October Term, 1898.
G. Washbourne Smith, for the appellants.
Herbert R. Limburger [ Francis H. Boland and Samuel S. Slater with him on the brief], for the respondent.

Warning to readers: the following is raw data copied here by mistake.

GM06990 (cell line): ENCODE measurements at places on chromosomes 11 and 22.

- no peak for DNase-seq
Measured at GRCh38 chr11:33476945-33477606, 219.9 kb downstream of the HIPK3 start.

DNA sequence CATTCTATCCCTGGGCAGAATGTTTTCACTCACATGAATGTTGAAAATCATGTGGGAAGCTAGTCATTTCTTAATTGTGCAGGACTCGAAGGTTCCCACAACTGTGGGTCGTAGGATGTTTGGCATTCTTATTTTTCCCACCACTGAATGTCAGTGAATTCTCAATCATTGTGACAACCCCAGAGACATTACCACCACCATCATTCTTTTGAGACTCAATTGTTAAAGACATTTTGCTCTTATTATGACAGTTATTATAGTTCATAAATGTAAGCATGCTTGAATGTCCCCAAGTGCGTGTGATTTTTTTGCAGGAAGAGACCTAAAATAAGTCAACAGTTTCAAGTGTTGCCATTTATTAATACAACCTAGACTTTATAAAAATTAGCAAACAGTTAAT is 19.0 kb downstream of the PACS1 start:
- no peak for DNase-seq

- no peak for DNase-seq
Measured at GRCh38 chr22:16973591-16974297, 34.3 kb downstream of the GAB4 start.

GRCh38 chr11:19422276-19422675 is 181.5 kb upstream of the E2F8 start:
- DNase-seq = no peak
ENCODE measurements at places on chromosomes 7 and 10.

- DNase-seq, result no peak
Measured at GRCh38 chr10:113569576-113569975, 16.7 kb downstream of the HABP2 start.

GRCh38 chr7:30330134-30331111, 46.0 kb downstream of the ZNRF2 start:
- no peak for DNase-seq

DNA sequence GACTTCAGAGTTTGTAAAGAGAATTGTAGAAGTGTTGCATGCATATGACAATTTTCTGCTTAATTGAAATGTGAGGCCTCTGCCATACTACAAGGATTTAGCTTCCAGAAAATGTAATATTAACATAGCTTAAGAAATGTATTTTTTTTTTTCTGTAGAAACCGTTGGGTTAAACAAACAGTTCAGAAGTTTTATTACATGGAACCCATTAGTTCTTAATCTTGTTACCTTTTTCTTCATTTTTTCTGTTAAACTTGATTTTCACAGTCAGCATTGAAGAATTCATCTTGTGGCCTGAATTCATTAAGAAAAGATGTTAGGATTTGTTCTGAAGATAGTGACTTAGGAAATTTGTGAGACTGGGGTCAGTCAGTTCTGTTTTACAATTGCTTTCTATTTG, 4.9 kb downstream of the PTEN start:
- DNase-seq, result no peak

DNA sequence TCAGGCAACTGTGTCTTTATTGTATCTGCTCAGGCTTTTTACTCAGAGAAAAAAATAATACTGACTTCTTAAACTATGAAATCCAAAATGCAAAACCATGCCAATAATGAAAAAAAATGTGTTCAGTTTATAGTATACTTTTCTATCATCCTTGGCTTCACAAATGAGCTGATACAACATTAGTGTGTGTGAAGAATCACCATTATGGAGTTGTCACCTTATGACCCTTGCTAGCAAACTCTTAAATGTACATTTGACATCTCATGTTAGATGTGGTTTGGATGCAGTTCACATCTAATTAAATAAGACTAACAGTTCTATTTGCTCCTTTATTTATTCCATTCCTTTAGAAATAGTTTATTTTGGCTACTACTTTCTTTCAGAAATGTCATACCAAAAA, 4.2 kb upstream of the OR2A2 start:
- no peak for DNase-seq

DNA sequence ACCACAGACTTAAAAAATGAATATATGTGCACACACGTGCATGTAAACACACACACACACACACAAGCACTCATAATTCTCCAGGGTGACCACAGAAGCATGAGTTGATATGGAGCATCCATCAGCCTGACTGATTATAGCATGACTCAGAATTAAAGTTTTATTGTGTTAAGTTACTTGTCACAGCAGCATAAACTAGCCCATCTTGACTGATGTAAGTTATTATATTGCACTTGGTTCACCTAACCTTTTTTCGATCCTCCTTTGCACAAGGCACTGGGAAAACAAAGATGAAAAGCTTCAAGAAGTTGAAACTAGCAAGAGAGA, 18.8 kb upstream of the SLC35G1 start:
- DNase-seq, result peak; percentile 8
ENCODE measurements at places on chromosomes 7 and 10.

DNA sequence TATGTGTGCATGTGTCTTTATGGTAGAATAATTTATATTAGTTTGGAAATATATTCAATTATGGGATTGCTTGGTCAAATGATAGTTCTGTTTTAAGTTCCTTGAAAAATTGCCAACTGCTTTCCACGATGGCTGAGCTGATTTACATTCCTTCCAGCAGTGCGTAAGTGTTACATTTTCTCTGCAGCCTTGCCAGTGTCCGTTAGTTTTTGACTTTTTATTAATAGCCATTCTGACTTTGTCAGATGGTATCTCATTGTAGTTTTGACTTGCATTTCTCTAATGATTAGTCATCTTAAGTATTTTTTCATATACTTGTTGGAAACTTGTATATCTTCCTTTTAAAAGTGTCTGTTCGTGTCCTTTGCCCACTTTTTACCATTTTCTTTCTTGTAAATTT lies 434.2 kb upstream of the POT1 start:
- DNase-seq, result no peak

The plaintiff recovered a judgment against the defendant for damages inflicted arising out of the negligence of the defendant. From that judgment the defendant appealed to this court, where the judgment was unanimously affirmed. Thereafter a motion was made for a reargument of the appeal, or for leave to appeal to the Court of Appeals. The motion for a reargument was denied and leave to appeal was refused. Thereupon the defendant applied to the chief judge of the Court of Appeals for leave to appeal to that court. Pending the consideration of the application by the chief judge, the defendant paid the judgment to the attorney for the plaintiff, who received and deposited the same in the National Park Bank. Thereafter the application for leave to appeal to the Court of Appeals was granted by the chief judge, and such appeal was duly perfected. Thereupon the defendant moved, upon papers setting forth the proceedings had, and showing that the plaintiff was insolvent, for an injunction restraining the plaintiff and his attorney from drawing the money from the National Park Bank where the money paid was deposited, and also restraining the bank from paying out the same. This application resulted in granting the order, and such order is now the subject of this appeal.